Electronics Counterfeiting Weighs On Defense Budget
by Joe Longo, on January 23, 2017
The military requires a lot of material, and counterfeit goods can be a significant roadblock.
The U.S. military demands billions of dollars worth of advanced hardware and holds this equipment to high standards. However, these standards have not always been exacting enough to stop counterfeit components from sneaking through the supply chain.
This has been a problem for years. Securing Industry reported that in 2010 and 2011, the Department of Defense identified more than 1 million counterfeit military components in its supply chain. Other analysts have noticed this trend. In 2013, market research firm IHS identified more than 12 million reports of counterfeit electronics throughout all global supply chains during the previous five years - an average of one fake component every 15 seconds. This weighed heavily on the military, as well as many other industries.
Counterfeiting comes at an extraordinary cost to the military. In addition to the money spent on the fake parts themselves, there is also the price of resolving the issue. Securing Industry estimated that a single counterfeit part could lead to 64 weeks of downtime and $2.1 billion in additional costs.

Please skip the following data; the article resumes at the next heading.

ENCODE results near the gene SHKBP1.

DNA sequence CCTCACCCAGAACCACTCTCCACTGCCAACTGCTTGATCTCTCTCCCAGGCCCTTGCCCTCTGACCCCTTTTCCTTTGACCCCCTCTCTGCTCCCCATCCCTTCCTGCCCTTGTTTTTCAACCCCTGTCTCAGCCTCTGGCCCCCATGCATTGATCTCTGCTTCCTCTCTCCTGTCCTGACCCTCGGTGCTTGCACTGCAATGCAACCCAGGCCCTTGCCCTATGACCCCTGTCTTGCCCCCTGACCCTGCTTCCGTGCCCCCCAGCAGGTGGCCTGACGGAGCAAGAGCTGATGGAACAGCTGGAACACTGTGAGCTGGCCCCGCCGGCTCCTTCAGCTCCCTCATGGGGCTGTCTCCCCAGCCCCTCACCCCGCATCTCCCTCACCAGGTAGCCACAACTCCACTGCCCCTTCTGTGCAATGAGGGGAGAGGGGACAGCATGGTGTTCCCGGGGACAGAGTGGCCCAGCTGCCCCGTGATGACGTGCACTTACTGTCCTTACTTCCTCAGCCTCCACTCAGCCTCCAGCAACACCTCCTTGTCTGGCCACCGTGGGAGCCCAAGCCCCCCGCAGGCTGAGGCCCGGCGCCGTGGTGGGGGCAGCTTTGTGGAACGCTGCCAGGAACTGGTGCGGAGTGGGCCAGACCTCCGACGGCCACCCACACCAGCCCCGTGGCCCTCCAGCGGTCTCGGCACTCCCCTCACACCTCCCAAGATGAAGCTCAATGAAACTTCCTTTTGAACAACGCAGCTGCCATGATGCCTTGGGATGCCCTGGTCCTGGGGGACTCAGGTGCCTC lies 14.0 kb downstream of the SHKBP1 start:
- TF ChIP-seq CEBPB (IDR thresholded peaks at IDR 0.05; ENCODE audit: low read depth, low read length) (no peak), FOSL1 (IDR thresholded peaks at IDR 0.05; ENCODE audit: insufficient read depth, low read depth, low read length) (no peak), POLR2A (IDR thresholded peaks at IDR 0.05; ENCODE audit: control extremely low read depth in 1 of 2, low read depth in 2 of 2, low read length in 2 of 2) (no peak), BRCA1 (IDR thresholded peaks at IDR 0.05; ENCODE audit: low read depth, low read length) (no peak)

In the summer of 2016, the Department of Defense announced a new regulation that will require military contractors and subcontractors to buy electronics from the original parts manufacturers or authorized franchised distributors.
"When you start with credible sources, you are much less likely to get counterfeit parts," Dustin Todd, director of government affairs for the Semiconductor Industry Association, told EBN Online. "Pentagon-wide, the lowest price, technically acceptable, but when you are buying semiconductors you don't want the cheapest source, but rather the trusted source."
An Enterprise Labeling Solution is crucial for industries seeking to stop counterfeiting. By adding easily traceable barcodes to packaging, companies can track their products throughout the supply chain and ensure legitimacy. Also, centralized control of labeling combined with built-in business logic provides the ideal platform to implement serialization and other innovations to help monitor and track product as it traverses the supply chain.